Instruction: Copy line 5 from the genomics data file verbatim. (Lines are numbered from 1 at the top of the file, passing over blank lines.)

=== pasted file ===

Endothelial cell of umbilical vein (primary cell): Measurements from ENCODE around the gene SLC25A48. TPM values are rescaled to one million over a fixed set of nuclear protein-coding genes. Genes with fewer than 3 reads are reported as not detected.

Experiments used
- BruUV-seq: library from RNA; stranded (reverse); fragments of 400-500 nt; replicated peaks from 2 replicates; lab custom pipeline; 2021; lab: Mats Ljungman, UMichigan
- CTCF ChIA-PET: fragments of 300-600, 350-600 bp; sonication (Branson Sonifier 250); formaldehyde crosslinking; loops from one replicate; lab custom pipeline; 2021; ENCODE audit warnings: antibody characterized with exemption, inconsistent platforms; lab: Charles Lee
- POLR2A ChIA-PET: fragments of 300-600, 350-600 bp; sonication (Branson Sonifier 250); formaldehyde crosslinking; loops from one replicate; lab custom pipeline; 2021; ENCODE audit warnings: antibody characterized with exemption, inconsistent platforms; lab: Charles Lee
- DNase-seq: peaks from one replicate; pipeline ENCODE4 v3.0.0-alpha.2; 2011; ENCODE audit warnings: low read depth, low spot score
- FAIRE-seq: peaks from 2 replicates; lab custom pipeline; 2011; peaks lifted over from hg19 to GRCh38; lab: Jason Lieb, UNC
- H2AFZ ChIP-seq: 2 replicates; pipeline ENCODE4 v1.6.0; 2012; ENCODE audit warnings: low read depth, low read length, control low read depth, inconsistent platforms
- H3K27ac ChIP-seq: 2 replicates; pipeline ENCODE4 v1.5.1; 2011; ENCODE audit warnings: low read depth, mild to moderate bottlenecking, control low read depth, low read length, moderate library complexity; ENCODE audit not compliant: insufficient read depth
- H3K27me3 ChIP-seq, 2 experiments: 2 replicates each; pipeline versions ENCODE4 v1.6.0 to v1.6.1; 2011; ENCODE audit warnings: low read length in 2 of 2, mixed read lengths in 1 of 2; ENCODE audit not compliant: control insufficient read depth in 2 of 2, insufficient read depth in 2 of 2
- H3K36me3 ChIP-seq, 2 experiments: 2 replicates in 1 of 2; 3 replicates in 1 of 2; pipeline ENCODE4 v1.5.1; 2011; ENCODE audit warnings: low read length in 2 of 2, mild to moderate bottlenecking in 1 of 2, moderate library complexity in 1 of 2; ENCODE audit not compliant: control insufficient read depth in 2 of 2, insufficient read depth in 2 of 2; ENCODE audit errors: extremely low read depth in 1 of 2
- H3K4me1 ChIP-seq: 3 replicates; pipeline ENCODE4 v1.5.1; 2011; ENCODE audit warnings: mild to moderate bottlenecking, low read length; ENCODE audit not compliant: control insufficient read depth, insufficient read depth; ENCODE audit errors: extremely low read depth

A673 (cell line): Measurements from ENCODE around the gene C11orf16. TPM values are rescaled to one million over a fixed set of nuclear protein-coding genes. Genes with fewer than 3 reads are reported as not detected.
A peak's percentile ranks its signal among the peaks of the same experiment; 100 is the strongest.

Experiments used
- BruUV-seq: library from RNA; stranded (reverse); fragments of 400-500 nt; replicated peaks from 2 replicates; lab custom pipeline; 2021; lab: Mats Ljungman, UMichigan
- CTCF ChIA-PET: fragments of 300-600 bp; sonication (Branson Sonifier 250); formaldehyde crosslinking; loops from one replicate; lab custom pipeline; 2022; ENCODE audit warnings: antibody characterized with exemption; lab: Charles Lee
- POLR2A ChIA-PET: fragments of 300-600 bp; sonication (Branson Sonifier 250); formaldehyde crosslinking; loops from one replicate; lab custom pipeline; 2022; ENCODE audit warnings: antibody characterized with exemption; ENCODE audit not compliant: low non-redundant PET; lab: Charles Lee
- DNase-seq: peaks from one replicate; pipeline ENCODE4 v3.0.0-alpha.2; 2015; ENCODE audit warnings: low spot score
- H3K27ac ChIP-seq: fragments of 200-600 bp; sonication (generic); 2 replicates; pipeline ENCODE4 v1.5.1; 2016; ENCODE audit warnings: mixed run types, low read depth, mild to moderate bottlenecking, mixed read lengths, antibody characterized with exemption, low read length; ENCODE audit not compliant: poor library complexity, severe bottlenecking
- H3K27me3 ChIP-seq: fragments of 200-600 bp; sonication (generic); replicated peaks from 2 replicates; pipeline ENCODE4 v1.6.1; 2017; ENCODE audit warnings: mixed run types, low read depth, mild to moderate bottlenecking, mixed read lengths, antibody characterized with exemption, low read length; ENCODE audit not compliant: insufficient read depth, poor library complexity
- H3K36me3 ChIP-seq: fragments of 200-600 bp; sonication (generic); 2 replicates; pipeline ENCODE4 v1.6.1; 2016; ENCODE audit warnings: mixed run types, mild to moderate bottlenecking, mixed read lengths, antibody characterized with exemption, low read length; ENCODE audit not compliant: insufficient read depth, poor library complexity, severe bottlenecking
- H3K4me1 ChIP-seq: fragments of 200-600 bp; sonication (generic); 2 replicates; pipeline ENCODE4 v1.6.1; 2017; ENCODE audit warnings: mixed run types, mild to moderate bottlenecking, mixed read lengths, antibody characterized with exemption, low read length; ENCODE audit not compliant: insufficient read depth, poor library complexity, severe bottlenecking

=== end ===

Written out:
- POLR2A ChIA-PET: fragments of 300-600, 350-600 bp; sonication (Branson Sonifier 250); formaldehyde crosslinking; loops from one replicate; lab custom pipeline; 2021; ENCODE audit warnings: antibody characterized with exemption, inconsistent platforms; lab: Charles Lee